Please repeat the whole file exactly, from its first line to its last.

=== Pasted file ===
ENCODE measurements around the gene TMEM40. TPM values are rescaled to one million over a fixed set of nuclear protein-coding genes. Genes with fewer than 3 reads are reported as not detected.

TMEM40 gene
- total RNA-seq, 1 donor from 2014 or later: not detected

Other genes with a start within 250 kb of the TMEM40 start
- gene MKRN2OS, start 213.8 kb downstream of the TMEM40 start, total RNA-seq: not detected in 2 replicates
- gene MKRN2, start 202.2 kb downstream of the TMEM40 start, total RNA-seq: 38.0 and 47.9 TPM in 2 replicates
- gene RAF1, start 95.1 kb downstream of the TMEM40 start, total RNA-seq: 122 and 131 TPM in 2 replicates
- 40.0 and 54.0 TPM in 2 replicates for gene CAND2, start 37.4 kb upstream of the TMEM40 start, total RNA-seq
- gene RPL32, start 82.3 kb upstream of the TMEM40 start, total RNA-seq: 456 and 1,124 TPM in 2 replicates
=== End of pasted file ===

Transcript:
ENCODE measurements around the gene TMEM40. TPM values are rescaled to one million over a fixed set of nuclear protein-coding genes. Genes with fewer than 3 reads are reported as not detected.

TMEM40 gene
- total RNA-seq, 1 donor from 2014 or later: not detected

Other genes with a start within 250 kb of the TMEM40 start
- gene MKRN2OS, start 213.8 kb downstream of the TMEM40 start, total RNA-seq: not detected in 2 replicates
- gene MKRN2, start 202.2 kb downstream of the TMEM40 start, total RNA-seq: 38.0 and 47.9 TPM in 2 replicates
- gene RAF1, start 95.1 kb downstream of the TMEM40 start, total RNA-seq: 122 and 131 TPM in 2 replicates
- 40.0 and 54.0 TPM in 2 replicates for gene CAND2, start 37.4 kb upstream of the TMEM40 start, total RNA-seq
- gene RPL32, start 82.3 kb upstream of the TMEM40 start, total RNA-seq: 456 and 1,124 TPM in 2 replicates